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A recent study conducted by researchers at the University of Edinburgh found that semaglutide, the active ingredient in GLP-1 receptor agonist medications, may help protect and improve kidney function in people who are overweight or obese with established cardiovascular disease. The study, which has not yet been published in a peer-reviewed journal, included more than 17,000 participants in the SELECT trial. After an average follow-up of 3.5 years, researchers discovered that participants receiving semaglutide injections had a 22% lower risk of experiencing adverse kidney-related events compared to those receiving a placebo.

The study examined the impact of semaglutide on a person’s estimated glomerular filtration rate (eGFR) and urinary albumin-to-creatinine ratio (UACR) to measure kidney function. Participants who received semaglutide showed a significantly lower decline in eGFR and a decrease in UACR levels compared to those receiving a placebo. These findings suggest that semaglutide may have the potential to protect kidney function in individuals with pre-existing kidney impairment, without the need for weight loss.

Bariatric surgeon Mir Ali, MD, who was not involved in the study, expressed that the results were not surprising as weight loss has been shown to improve organ functions in individuals who are significantly overweight. Ali explained that excess weight puts stress on all organs, including the kidneys, leading to decreased efficiency and increased inflammation. By losing weight, the stress on the organs is reduced, resulting in improved kidney function.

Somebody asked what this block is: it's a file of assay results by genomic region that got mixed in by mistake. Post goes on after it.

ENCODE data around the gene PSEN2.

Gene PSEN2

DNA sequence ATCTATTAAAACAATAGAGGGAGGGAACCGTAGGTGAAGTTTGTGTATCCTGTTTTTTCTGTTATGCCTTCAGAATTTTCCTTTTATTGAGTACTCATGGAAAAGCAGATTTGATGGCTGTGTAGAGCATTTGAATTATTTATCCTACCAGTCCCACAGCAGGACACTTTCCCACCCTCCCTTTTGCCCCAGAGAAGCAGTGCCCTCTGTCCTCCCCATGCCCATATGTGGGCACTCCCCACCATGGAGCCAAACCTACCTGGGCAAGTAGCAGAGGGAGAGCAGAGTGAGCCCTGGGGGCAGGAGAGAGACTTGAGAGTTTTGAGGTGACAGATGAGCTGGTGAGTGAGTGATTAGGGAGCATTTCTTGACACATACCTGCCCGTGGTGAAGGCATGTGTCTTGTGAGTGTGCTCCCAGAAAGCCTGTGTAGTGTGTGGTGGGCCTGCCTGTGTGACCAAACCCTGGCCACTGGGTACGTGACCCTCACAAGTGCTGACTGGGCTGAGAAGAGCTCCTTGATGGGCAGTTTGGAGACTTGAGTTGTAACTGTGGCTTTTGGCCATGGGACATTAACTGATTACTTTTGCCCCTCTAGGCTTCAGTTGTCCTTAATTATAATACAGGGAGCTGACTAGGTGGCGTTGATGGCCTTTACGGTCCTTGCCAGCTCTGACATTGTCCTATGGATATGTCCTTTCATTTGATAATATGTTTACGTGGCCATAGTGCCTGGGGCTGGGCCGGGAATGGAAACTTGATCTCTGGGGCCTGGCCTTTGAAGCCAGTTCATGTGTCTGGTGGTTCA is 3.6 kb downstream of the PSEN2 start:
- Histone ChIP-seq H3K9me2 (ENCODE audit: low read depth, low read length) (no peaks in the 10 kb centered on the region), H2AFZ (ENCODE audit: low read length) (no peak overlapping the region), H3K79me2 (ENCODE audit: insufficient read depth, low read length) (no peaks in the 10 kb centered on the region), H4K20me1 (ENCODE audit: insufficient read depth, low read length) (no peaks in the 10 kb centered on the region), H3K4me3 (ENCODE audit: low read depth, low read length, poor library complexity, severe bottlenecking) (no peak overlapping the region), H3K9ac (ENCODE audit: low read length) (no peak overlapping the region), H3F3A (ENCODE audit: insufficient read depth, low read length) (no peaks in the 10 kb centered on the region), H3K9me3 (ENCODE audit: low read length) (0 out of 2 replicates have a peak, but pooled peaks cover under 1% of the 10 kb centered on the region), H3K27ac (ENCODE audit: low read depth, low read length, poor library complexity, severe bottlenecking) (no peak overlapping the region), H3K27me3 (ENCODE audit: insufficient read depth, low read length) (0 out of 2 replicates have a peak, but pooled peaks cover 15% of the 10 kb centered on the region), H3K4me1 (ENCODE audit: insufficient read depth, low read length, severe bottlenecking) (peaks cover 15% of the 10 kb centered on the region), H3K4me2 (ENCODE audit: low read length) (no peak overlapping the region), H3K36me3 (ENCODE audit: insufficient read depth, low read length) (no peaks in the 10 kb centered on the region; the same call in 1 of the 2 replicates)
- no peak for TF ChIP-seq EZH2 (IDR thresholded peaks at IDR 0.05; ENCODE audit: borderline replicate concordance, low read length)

Interventional cardiologist Cheng-Han Chen, MD, also not involved in the study, highlighted the impact of cardiovascular disease on kidney function, citing the importance of blood flow and the regulation of blood vessel dilation and constriction in both organs. Chen emphasized the need for continued research to find ways to protect kidney function in obese individuals with heart disease, as kidney disease is a significant cause of morbidity and mortality in the United States. Semaglutide’s potential to slow the progression of kidney disease in this high-risk population is promising and warrants further investigation.

Future research should explore whether semaglutide’s benefits on kidney function are independent of weight loss, as seen in studies on cardiovascular health. It would be interesting to determine if the improvement in kidney function or protection of the kidneys with semaglutide is directly related to weight loss or if it is a separate effect. Additionally, longer-term studies should assess if semaglutide can prevent poor kidney outcomes such as the need for dialysis or kidney transplant in individuals with obesity and established cardiovascular disease. The potential of semaglutide to improve kidney health is encouraging and suggests a promising therapeutic option for addressing cardiovascular and renal health in high-risk populations.

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